Cordyline fruticosa is an evergreen flowering plant in the family Asparagaceae. The plant is of great cultural importance to the traditional animistic religions of Austronesian and Papuan peoples of the Pacific Islands, New Zealand, Island Southeast Asia, and Papua New Guinea. It is also cultivated for food, traditional medicine, and as an ornamental for its variously colored leaves. It is identified by a wide variety of common names, including ti plant, palm lily, cabbage palm, and good luck plant. Its original native distribution is unknown, but it is believed to be native to the region from east Australasia. Ti is a palm-like plant growing up to 10–13 feet (3–4 m) tall with an attractive fan-like and spirally arranged cluster of broadly elongated leaves at the tip of the slender trunk. There are many cultivars as you can see above. This is another of those quintessential tropical plants.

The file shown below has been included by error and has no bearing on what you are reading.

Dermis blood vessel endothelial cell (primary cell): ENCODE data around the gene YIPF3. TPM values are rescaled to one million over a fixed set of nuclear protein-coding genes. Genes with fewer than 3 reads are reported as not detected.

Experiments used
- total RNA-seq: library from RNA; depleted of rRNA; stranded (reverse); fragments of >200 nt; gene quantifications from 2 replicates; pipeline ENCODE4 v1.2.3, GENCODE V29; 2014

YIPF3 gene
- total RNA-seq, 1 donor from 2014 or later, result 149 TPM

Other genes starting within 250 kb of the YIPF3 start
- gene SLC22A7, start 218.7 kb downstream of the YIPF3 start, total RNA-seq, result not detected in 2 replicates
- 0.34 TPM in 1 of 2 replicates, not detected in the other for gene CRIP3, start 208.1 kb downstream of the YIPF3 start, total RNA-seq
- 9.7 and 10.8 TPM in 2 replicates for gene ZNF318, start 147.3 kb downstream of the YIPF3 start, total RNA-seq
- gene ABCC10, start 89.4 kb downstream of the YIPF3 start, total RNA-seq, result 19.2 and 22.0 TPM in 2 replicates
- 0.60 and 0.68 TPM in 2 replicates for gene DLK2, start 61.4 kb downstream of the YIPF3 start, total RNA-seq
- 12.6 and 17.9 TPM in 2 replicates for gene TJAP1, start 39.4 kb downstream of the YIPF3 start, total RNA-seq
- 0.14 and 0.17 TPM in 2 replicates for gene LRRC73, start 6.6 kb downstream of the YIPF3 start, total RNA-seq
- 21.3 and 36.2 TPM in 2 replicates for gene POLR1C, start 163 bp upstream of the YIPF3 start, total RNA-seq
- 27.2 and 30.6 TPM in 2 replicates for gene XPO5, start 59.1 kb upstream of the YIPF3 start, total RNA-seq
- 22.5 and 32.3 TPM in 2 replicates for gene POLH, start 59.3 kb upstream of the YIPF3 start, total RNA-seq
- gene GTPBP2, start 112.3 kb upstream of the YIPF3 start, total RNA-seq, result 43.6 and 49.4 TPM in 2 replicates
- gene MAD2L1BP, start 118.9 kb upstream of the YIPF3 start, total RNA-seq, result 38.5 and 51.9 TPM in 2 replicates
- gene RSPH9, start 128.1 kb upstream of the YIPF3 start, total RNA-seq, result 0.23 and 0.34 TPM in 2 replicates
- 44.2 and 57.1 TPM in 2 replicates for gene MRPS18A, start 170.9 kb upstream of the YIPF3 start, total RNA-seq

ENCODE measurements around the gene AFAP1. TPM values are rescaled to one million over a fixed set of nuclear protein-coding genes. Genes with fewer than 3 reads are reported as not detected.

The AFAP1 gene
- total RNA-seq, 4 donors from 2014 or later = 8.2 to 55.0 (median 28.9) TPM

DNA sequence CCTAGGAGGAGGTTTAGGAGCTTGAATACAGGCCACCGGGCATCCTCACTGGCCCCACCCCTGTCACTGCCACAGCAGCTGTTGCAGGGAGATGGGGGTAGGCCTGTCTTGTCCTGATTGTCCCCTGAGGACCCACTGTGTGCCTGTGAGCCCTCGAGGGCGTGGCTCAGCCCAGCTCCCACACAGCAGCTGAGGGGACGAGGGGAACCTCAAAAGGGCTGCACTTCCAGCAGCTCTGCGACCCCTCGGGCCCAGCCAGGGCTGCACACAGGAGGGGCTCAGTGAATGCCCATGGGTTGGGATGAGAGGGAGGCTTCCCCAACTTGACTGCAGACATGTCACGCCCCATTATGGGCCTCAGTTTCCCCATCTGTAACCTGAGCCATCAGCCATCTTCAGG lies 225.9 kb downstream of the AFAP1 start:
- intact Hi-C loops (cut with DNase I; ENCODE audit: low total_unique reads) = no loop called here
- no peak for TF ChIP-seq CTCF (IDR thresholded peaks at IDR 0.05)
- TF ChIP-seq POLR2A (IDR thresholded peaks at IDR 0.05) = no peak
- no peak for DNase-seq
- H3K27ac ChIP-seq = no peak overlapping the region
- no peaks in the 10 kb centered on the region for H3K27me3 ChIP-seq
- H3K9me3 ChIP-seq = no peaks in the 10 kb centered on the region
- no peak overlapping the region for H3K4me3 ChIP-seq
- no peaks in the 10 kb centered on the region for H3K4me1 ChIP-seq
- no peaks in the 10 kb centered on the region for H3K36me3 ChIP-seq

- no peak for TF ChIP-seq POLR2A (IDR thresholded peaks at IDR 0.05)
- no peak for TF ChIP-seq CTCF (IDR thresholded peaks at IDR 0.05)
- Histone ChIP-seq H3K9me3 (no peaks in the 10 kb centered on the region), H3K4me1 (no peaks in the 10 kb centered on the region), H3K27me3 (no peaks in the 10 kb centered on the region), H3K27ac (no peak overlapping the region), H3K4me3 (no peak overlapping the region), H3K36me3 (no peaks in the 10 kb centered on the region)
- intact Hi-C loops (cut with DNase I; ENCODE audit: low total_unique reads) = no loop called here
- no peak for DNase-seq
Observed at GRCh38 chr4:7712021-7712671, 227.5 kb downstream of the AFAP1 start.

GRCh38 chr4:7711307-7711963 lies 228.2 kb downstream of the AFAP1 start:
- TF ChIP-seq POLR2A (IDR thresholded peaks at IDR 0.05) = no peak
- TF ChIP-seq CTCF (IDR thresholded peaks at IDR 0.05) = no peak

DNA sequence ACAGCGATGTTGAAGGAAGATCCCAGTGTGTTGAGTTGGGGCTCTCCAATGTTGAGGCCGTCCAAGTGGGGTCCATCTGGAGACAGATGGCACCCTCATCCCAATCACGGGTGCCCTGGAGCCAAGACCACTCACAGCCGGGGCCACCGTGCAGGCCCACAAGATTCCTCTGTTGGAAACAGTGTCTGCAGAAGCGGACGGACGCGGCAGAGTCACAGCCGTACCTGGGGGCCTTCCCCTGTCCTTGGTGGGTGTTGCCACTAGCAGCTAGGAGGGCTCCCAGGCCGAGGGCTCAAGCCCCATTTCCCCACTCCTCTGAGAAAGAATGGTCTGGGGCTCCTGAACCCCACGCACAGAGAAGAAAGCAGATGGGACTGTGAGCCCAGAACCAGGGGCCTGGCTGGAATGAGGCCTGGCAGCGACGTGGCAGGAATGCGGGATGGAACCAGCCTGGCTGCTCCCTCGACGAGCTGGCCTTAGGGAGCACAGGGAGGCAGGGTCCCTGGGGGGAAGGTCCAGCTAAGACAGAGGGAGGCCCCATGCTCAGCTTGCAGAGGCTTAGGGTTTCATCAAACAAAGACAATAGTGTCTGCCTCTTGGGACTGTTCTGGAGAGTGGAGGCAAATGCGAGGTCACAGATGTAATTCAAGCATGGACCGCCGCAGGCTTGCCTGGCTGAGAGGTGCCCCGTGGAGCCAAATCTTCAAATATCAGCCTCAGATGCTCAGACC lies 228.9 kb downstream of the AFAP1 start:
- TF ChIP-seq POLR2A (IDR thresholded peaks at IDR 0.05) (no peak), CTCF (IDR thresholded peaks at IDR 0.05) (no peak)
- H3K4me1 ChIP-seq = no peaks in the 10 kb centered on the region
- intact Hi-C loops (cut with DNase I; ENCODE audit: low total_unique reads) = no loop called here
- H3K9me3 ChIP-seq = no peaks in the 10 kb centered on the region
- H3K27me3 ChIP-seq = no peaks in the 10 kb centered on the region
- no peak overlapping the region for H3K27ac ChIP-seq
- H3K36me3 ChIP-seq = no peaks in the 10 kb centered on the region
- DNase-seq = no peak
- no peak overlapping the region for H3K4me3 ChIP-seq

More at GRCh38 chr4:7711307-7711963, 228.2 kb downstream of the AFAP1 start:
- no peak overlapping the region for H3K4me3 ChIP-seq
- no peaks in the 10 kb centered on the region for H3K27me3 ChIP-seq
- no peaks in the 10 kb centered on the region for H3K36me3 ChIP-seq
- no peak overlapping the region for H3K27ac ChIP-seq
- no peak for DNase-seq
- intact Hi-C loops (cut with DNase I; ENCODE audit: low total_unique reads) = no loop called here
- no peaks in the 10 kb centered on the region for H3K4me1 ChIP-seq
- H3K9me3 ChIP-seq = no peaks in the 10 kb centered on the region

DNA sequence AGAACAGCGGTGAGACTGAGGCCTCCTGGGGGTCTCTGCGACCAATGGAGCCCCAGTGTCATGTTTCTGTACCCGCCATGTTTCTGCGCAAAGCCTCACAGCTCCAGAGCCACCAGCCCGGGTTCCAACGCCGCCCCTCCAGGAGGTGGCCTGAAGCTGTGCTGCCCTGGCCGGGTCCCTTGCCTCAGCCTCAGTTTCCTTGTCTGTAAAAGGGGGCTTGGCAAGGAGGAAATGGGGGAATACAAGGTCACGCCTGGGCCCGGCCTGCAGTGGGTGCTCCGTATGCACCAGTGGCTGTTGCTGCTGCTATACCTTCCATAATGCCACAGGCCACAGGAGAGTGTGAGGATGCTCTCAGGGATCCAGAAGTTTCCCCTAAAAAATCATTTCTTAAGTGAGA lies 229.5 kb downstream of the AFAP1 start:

I hope you enjoyed the post, the trees in Costa Rica are beautiful.